What I Wished I Packed for Chile

Mira Diamond-Berman headshot
Mira Diamond-Berman
December 6, 2023

Instead of the usual packing list of what to pack for Chile, here is what I wish I had packed:

Warmer clothes:

Since Chile is in the southern hemisphere—opposite to the United States—the winter months are from June to September. Before leaving for Chile, I had already been warned of the supposedly cold Chilean winter, but I was skeptical. After spending two winters in Grinnell, Iowa for college, the idea of a cold winter in South America seemed like a joke to me; I was used to temperatures below zero (Fahrenheit) with up to twenty miles per hour wind.

When I arrived in Chile I realized that even though the temperature in Chile’s winter rarely drops below 50 degrees Fahrenheit, it often is quite cold inside. In the United States, buildings offer relief from the frigid weather, but in Chile, homes, classrooms, and libraries often don’t have central heating or rarely use it to conserve energy.  Some families use estufas (heaters) in their homes, but they are localized to a few rooms.

On cold days I often found myself in my bedroom wearing a hat and multiple layers of shirts and sweatshirts, wishing I had brought my warm sweaters that protect me from the frigid Iowa winters.

I took up way too much space in my luggage with spring and summer clothing. Although by the end of my time in Santiago in December the weather reached the high 80s (about 30 degrees Celsius), Chileans rarely brought out their shorts, tank tops, or sandals. Of course, in the US once it hits 80 degrees most young people are practically dressed for the beach. But I realized shorts and sandals are not everyday attire in Santiago during the summer as people tend to dress more formally, so jeans continue to be worn in the heat.

Dark colored clothing:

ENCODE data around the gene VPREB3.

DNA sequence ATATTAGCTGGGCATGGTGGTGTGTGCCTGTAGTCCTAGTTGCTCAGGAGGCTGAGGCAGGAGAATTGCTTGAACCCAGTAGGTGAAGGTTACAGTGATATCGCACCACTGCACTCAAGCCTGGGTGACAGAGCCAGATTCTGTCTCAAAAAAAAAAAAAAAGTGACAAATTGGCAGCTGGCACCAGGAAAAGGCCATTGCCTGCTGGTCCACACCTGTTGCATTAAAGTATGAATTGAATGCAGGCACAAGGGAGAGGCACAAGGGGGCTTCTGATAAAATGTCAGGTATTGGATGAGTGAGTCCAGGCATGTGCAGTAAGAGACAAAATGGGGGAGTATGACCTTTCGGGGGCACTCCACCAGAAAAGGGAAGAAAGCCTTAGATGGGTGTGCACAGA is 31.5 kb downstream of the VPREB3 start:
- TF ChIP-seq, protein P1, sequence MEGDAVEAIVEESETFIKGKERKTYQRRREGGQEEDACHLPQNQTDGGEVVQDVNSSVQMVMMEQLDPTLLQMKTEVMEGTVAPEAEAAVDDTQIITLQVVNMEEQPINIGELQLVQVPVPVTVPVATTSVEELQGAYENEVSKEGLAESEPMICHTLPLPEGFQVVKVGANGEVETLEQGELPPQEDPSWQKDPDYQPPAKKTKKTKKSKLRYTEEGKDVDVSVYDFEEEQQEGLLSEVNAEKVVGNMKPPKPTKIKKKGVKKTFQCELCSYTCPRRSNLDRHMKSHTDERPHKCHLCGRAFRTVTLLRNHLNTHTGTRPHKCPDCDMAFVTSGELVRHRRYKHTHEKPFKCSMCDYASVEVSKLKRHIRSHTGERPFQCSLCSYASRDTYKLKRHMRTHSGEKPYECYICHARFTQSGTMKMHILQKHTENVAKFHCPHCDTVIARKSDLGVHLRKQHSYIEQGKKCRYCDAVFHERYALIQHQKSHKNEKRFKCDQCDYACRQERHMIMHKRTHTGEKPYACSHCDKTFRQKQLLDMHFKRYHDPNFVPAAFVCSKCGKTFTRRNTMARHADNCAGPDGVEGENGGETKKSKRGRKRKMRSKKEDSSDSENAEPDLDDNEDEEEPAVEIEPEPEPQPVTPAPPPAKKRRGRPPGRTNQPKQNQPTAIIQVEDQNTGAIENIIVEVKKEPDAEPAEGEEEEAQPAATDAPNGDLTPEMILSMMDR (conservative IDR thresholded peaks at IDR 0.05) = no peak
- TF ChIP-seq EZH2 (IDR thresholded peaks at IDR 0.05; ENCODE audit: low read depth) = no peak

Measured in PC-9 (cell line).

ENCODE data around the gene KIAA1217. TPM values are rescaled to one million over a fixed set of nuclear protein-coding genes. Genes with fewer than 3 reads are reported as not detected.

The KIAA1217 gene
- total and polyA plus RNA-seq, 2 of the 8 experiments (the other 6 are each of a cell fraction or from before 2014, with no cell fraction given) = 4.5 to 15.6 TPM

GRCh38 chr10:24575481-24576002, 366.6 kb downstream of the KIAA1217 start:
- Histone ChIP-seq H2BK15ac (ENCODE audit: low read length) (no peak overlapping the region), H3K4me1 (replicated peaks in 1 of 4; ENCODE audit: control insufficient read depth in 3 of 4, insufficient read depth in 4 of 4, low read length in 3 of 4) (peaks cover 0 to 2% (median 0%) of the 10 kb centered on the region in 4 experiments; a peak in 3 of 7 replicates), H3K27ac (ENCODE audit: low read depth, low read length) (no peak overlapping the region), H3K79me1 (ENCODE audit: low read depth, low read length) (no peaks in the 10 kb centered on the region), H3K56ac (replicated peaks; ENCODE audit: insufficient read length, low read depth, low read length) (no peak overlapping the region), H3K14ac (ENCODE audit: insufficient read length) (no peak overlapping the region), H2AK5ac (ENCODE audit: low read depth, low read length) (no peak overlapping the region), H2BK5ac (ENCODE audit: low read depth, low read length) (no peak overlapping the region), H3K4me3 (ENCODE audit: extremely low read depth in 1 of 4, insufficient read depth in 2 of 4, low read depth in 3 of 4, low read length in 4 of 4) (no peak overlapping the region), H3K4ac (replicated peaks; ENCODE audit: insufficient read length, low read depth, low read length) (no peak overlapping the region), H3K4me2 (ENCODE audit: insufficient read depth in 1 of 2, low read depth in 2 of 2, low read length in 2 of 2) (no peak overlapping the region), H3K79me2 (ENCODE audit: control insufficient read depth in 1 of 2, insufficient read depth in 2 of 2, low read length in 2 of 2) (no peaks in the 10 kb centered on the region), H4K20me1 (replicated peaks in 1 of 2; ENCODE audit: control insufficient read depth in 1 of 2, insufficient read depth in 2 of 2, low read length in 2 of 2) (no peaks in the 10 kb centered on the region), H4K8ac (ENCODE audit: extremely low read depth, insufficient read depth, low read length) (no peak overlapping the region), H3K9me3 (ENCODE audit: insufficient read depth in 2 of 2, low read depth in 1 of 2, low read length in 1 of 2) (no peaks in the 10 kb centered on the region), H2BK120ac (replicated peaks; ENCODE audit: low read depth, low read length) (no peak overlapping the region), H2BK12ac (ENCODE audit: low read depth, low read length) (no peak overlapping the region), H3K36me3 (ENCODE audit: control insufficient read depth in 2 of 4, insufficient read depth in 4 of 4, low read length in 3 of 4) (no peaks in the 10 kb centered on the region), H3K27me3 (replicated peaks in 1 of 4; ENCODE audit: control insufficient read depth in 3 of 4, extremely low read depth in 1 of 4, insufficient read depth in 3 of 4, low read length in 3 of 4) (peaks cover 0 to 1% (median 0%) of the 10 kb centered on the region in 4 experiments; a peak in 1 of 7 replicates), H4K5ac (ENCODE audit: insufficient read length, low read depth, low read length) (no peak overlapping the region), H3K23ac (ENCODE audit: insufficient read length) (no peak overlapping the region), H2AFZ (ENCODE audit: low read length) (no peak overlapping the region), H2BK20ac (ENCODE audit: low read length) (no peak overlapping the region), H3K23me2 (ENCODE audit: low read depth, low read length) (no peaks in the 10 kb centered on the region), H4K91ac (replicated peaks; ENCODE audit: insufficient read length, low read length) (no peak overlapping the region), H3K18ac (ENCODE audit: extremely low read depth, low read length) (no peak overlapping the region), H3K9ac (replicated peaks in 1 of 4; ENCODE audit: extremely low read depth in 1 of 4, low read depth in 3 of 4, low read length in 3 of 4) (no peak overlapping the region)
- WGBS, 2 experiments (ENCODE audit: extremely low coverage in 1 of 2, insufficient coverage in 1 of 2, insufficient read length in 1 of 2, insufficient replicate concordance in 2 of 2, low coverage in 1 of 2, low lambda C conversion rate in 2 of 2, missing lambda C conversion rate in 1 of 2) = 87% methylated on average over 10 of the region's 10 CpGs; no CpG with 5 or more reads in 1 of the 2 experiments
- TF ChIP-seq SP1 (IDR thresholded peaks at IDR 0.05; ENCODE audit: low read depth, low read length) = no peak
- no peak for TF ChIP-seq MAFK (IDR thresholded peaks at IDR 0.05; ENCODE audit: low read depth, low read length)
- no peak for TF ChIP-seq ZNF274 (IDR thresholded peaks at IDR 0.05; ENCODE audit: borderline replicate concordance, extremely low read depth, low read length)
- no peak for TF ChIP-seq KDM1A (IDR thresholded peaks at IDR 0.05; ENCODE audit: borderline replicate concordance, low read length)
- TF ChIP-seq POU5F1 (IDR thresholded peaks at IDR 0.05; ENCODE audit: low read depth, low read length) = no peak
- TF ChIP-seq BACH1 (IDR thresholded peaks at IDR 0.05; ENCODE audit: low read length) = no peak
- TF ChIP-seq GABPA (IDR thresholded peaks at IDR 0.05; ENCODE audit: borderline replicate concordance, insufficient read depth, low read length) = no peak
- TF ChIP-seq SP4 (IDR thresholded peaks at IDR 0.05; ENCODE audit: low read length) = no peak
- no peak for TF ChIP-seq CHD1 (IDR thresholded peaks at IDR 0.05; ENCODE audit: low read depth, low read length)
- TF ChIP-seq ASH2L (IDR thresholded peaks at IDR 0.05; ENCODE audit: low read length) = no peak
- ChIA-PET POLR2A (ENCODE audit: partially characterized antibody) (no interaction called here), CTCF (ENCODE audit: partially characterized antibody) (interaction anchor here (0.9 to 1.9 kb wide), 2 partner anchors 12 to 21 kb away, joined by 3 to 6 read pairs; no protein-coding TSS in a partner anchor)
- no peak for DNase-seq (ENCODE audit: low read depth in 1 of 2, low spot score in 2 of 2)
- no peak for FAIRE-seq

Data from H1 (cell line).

I had already been told that Chilean wear a lot of black, but I underestimated the extent to which bright colored clothing is rare. Bright colored clothing and especially bright colored geometrical patterned clothing ended up at the back of my closet, unworn all semester. Of course, it is completely acceptable to wear bright colors, but for the sake of not standing out as a foreigner, I rarely wore any bright colors.


A common travel tip is to forgo bringing toiletries such as shampoo or face-wash to make room for more space and weight in luggage. In big cities such as Santiago, toiletries are easily available to purchase. However, my friends and I found that the usual haircare brands are much more expensive in Chile; and even when looking for products such as face-wash without a particular brand in mind, they tend to be much more expensive than the U.S. So, if you have extra room in your checked luggage you might want to bring your own toiletries. 

Lots of Sunscreen:

Although I had already brought some of my own sunscreen, I underestimated how much sunscreen I would use in Chile, especially during the winter months. Chile is unfortunately located under a hole in the ozone layer, so the risk of sun exposure is much higher than usual. I found myself having to reapply sunscreen constantly on sunny days even in the winter.

Although I could purchase anything I possibly needed in Santiago if I brought some warmer clothing and my toiletries while leaving my shorts and bright-colored clothing at home, I would have made better use of the space in my suitcase. 

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Mira Diamond-Berman headshot

Mira Diamond-Berman

Hi! I'm Mira and I'm a Chemistry major at Grinnell College! love taking my dog on long walks and binging a good book. When traveling, I love going on runs to explore new places.

2023 Fall
Home University:
Grinnell College
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